The commission was impressed. Dedicating a full two pages in the Restoring Internet Freedom Order to discussing Ford’s empirical analysis, the FCC took great pains both to examine Ford’s methodology and to consider numerous challenges to his findings. The commission found those critiques baseless and found Ford’s counterfactual analysis to be a “reliable indicator of the direction of the change in investment” and, “[a]t the very least, the study suggests that news of impending Title II regulation is associated with a reduction in ISP investment over a multi-year period.” If anything, noted the commission, “Ford’s negative result for investment was understated.”

Materially, unlike the simplistic comparisons of capital expenditures appropriately rejected by the commission, Ford’s sophisticated empirical analysis was subsequently published in a peer-reviewed economics journal, indicating that it satisfied modern professional standards.

Major Question on Appeal

The FCC’s heavy reliance on the Ford study is now a major question on appeal. Intervenors in support of the petitioners attempt to discredit the Ford study by citing to a critique authored by Christopher Hooton entitled An Empirical Investigation of the Impacts of Net Neutrality. But the commission found that Hooton’s estimation of the impact of events in both 2010 and 2015 relied “partially on forecast rather than actual data, which likely lessens the possibility of finding an effect of Title II on investment.”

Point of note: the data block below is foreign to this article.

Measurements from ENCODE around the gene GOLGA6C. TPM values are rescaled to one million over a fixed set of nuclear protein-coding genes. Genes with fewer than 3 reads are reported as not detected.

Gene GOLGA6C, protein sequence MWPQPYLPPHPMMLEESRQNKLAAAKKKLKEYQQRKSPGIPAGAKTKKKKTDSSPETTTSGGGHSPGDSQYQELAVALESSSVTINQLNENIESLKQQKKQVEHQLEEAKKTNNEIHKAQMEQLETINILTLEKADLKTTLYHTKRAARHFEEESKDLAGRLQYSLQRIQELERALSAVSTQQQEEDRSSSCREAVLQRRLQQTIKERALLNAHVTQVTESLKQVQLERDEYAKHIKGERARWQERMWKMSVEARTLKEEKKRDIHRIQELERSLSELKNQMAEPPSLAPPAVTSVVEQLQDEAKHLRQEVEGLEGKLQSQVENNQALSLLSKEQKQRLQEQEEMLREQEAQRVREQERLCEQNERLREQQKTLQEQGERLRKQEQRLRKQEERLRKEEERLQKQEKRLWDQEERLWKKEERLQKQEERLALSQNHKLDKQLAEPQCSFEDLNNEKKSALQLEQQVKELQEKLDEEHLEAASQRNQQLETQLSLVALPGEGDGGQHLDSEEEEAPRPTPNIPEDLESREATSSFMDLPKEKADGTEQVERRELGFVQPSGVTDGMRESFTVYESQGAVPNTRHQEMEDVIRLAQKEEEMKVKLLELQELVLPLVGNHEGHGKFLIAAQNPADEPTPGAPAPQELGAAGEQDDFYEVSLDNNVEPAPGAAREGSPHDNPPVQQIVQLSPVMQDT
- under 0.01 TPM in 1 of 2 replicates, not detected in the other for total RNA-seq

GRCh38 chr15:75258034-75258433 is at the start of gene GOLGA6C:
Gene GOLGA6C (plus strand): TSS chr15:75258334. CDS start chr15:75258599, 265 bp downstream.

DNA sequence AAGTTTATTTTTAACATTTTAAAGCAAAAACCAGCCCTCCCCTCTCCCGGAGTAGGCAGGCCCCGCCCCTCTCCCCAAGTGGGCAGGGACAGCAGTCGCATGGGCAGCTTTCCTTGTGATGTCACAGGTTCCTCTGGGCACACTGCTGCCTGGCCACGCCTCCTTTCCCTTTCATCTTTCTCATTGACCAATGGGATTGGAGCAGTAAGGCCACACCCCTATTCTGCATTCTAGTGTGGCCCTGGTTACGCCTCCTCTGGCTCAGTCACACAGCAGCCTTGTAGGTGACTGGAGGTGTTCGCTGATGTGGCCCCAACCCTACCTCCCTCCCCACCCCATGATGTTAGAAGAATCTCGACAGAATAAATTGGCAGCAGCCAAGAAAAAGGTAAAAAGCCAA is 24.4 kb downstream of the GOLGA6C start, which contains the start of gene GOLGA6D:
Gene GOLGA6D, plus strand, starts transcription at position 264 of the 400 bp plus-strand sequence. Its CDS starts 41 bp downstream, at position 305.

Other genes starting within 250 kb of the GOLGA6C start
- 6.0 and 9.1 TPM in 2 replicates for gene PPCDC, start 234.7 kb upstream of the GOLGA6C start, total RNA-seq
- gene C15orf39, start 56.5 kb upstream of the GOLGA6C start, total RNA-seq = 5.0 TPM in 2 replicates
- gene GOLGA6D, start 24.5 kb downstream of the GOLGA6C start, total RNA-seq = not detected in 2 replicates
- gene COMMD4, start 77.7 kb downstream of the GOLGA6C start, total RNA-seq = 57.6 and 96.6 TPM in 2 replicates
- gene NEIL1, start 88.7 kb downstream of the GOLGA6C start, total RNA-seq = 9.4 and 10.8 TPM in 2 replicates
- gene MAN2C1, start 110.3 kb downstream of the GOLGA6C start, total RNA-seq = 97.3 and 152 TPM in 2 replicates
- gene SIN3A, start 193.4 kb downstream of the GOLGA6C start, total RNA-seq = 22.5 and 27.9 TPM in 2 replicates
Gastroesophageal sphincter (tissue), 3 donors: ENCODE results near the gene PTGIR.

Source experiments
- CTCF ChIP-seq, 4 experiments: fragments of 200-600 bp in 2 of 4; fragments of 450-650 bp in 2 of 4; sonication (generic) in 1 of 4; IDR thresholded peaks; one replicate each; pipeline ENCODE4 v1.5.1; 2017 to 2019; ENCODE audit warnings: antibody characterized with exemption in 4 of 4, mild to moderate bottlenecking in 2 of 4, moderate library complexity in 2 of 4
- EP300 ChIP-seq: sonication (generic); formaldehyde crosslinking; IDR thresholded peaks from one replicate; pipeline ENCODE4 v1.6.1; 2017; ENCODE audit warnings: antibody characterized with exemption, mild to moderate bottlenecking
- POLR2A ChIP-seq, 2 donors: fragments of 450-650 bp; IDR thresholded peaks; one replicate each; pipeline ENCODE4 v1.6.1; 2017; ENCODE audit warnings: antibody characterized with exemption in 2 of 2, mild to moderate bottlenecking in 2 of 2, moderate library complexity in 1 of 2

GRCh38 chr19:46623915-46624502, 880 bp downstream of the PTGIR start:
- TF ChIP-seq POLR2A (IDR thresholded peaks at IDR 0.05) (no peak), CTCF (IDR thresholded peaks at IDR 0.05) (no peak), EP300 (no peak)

Indeed, Hooton estimates the investment effects of Title II regulation using data through 2020, which included four years of data from time that has yet to even manifest (even today). Investment data extrapolated from historical trends does not and cannot change in response to regulatory action, and as the commission declared, “is unlikely to yield reliable results.”

So will the court buy the FCC’s policy justification that Title II deterred investment? If the court follows precedent, it should.

The same court deferred to the agency’s judgment when it upheld the 2015 Open Internet Order—a decision the commission’s own chief economist at the time both described as being crafted in an “economics-free zone” and conceded lacked a shred of empirical or theoretical support.

But what is good for the goose must also be good for the gander: if the flawed economic analysis contained in the FCC’s 2015 Open Internet Order is entitled to deference, then the commission’s Restoring Internet Freedom Order—which carefully parsed the empirical evidence on capital spending and properly referenced some 35 peer-reviewed journal articles from the economics literature—is entitled to the same, if not greater, deference. After all, a regulatory agency should face no hurdle in rectifying the poor decisions of its past.

Author Information

Lawrence J. Spiwak is the president of the Phoenix Center for Advanced Legal & Economic Public Policy Studies, a non-profit 501(c)(3) research organization that studies broad public-policy issues related to governance, social and economic conditions, with a particular emphasis on the law and economics of the digital age.